- Each outer query refers to an inner query by wrapping it in parentheses [()]. So, the query is built up in stages.
Here is the complete query. See below to see how it is broken down.
select avg(shiptime), stddev_pop(shiptime) from ( select customernumber, customername, orderdate, shipdate, datediff(days, orderdate, shipdate) as shiptime from ( select c.customernumber, c.customername, o.ordernumber, c.datecreated, o.orderdate, o.shipdate from customers as c join orders as o on c.customernumber = o.customernumber ) order by shiptime desc )
We build up the query in stages. Start at bottom (aka innermost) query and work upwards:
- Join the customer and orders table so that we can have the customer and order details in one set so we can list both. (We could have skipped this step since we are only using the orders table.)
( select c.customernumber, c.customername, o.ordernumber, c.datecreated, o.orderdate, o.shipdate from customers as c join orders as o on c.customernumber = o.customernumber )
- Calculate the shipping time using the datediff() function
select count(*), datediff(days, orderdate, shipdate) as shiptime from orders group by shiptime order by shiptime
- Calculate the standard deviation over the shipping times:
select avg(shiptime), stddev_pop(shiptime) from (step b)
Here are the results:
AVG(SHIPTIME) STDDEV_POP(SHIPTIME) 8.539063 3.512038155
The 95th percentile means to show 95% of the population. That’s a common statistic as data outside that range is generally considered outliers.
Here we show how to calculate the 25th percentile:
select customernumber , PERCENTILE_disc( 0.25 ) within group (order by quantity) from orders where customernumber = '5d2b742e-fcaa-11ea-ab7a-0ec120e133fc' group by customernumber order by customernumber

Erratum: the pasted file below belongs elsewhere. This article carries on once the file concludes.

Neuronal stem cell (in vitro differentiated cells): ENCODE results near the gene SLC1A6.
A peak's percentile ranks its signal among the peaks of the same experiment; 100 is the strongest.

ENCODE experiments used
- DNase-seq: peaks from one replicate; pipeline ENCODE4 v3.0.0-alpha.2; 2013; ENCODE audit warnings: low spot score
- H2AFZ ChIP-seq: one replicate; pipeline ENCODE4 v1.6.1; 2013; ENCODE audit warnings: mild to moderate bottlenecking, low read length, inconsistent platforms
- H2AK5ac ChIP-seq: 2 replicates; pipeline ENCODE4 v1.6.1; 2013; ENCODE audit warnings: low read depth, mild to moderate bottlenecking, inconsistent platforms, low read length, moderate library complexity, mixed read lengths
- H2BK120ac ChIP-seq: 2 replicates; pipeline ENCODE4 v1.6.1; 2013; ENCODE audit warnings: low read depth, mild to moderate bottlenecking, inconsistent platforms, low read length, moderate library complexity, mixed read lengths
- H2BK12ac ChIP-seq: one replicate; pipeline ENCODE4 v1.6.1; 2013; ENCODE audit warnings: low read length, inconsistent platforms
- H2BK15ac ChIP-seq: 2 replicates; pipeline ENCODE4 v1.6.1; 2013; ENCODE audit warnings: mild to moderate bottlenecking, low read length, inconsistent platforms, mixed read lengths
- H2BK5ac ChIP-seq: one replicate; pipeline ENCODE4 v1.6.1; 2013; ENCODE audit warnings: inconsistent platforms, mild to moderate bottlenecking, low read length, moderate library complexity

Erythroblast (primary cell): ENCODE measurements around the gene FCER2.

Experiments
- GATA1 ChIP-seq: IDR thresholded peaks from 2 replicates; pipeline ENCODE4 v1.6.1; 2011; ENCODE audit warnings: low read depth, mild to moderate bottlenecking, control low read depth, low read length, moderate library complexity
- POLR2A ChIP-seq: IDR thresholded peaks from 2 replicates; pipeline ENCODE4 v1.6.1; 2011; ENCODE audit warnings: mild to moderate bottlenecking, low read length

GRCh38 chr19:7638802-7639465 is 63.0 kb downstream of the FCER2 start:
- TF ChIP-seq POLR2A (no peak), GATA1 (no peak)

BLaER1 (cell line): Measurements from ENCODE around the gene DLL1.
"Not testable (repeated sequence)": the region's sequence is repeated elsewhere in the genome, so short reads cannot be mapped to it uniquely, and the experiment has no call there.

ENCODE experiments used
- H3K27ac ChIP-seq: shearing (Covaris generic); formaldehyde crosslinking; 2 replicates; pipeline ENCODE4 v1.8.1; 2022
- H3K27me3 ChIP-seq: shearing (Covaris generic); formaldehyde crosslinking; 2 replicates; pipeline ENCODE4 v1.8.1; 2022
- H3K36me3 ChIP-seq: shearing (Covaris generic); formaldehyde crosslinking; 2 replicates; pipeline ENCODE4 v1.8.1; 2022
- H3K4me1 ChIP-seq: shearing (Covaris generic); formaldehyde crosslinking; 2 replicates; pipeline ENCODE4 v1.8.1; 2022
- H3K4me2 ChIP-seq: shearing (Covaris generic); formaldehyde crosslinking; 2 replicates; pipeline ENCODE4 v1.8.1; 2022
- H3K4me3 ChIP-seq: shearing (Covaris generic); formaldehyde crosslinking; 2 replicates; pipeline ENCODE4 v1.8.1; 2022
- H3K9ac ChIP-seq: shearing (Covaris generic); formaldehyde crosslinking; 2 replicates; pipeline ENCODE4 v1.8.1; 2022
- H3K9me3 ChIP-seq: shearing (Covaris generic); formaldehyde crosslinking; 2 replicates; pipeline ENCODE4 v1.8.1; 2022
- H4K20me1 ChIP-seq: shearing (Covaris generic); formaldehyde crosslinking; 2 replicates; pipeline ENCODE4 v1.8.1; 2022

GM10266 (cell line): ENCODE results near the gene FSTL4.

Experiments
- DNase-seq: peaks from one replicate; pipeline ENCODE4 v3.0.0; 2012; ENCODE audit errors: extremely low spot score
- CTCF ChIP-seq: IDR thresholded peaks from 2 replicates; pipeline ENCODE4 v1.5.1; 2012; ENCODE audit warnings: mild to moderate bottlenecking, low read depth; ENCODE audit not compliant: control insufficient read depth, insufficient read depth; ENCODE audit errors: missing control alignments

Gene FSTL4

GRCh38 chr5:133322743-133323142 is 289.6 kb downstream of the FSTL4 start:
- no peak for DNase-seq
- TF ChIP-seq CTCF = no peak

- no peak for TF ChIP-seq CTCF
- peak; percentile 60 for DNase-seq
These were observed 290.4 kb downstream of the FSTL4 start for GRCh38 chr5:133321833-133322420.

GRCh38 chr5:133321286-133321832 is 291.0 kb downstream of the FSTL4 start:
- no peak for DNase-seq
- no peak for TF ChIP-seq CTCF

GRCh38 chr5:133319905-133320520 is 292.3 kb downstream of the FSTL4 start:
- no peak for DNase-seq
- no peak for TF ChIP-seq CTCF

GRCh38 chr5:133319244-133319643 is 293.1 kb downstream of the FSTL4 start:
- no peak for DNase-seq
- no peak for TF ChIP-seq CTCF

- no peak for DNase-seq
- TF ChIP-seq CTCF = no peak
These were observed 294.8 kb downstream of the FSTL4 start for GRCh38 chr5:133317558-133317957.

CUSTOMERNUMBER PERCENTILE_DISC( 0.25 ) WITHIN GROUP (ORDER BY QUANTITY) 5d2b742e-fcaa-11ea-ab7a-0ec120e133fc 9
Do a check and you can see that order quantities are 92, 55, and 9. So the only one in the bottom 25% percentile is 9.
select quantity from orders where customernumber = '5d2b742e-fcaa-11ea-ab7a-0ec120e133fc' order by quantity desc;
Here are the results:
QUANTITY 92 55 9
The listagg function lists orders by customer in an array, putting them into another format that you could use into a where clause that calls for a list of elements.
select listagg(ordernumber, '|') from orders where customernumber = '5d2b742e-fcaa-11ea-ab7a-0ec120e133fc'
Here are the results:
LISTAGG(ORDERNUMBER, '|') 5d2b742f-fcaa-11ea-ab7a-0ec120e133fc|5d2b7431-fcaa-11ea-ab7a-0ec120e133fc|5d2b7433-fcaa-11ea-ab7a-0ec120e133fc
When you run queries, you should cross check them with other queries to double check your work. Here we list customer numbers straight up and down in rows.
select orderumber from orders where where customernumber = '5d2b742e-fcaa-11ea-ab7a-0ec120e133fc'
The mode() function shows the most frequent values:
select mode(quantity) from orders
For more tutorials like this, explore these resources:
- BMC Machine Learning & Big Data Blog
- How To Import Amazon S3 Data to Snowflake
- Snowflake Window Functions: Partition By and Order By
- Simplifying and Scaling Data Pipelines in the Cloud
- AWS Guide, with 15 articles and tutorials
- Amazon Braket Quantum Computing: How To Get Started